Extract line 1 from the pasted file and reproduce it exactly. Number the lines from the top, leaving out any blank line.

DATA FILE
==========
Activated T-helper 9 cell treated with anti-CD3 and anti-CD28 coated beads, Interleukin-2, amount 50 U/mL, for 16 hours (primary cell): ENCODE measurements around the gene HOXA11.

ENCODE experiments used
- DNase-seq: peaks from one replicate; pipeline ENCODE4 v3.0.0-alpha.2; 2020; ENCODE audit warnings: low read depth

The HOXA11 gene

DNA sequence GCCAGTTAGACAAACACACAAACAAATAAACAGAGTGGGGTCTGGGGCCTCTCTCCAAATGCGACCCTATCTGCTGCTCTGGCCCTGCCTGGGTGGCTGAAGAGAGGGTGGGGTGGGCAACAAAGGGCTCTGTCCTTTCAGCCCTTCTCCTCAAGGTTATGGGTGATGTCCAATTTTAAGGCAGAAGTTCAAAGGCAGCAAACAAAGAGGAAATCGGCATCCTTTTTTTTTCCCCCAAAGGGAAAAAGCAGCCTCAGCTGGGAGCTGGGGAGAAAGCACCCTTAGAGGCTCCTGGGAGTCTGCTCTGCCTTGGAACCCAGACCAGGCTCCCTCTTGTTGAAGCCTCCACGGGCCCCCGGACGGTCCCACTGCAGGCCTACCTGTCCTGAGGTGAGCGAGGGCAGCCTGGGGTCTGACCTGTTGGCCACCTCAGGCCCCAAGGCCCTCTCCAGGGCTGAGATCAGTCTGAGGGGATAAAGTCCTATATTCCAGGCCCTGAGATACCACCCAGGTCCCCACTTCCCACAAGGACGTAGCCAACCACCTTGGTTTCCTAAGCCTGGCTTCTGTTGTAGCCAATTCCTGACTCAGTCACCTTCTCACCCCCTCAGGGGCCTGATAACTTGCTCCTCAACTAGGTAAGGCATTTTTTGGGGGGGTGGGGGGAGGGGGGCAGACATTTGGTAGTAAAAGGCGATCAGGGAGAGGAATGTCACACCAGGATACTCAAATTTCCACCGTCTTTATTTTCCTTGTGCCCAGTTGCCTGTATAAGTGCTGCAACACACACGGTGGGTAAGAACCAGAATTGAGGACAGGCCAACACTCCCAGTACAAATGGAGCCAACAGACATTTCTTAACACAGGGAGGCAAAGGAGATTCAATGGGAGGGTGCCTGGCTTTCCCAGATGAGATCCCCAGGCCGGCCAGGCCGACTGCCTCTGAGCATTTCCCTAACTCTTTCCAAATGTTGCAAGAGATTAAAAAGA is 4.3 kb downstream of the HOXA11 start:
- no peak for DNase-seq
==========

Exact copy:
Activated T-helper 9 cell treated with anti-CD3 and anti-CD28 coated beads, Interleukin-2, amount 50 U/mL, for 16 hours (primary cell): ENCODE measurements around the gene HOXA11.